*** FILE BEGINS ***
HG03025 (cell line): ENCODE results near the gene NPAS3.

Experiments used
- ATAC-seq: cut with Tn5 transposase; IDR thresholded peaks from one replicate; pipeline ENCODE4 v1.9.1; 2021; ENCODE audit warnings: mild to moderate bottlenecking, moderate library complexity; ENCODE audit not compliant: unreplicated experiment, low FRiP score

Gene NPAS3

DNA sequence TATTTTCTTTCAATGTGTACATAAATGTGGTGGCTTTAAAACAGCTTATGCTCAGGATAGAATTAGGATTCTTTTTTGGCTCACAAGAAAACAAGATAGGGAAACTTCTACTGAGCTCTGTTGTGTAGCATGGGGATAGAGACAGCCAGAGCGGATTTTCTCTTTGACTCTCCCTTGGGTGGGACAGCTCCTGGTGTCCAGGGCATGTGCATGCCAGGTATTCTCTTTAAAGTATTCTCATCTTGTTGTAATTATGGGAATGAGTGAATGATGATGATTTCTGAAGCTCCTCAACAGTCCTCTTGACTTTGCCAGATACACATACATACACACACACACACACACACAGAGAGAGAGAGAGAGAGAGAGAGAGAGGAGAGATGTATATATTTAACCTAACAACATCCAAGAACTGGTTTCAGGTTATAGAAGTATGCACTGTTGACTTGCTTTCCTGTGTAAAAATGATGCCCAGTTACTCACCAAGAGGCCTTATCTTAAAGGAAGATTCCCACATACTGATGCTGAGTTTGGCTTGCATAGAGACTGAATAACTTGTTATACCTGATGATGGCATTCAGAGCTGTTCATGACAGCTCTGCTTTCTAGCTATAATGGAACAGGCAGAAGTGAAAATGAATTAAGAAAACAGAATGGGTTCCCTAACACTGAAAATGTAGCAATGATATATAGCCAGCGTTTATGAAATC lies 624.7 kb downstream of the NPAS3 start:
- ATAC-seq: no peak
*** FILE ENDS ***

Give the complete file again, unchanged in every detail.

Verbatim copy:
HG03025 (cell line): ENCODE results near the gene NPAS3.

Experiments used
- ATAC-seq: cut with Tn5 transposase; IDR thresholded peaks from one replicate; pipeline ENCODE4 v1.9.1; 2021; ENCODE audit warnings: mild to moderate bottlenecking, moderate library complexity; ENCODE audit not compliant: unreplicated experiment, low FRiP score

Gene NPAS3

DNA sequence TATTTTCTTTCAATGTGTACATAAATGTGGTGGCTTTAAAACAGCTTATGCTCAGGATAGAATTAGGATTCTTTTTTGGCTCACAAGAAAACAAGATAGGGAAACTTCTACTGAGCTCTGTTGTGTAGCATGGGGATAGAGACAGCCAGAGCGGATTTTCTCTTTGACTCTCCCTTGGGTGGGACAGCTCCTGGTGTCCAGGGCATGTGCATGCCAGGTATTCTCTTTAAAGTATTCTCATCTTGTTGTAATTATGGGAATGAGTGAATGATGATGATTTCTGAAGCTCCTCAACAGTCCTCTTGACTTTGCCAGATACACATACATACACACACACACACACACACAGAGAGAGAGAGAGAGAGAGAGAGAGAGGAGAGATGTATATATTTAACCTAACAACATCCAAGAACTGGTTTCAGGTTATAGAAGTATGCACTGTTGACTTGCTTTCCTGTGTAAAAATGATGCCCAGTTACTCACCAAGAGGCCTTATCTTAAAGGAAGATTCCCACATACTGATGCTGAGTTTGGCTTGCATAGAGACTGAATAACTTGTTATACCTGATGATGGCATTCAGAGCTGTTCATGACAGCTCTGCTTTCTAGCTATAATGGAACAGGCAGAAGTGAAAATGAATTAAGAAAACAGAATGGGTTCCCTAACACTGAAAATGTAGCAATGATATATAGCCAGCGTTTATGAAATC lies 624.7 kb downstream of the NPAS3 start:
- ATAC-seq: no peak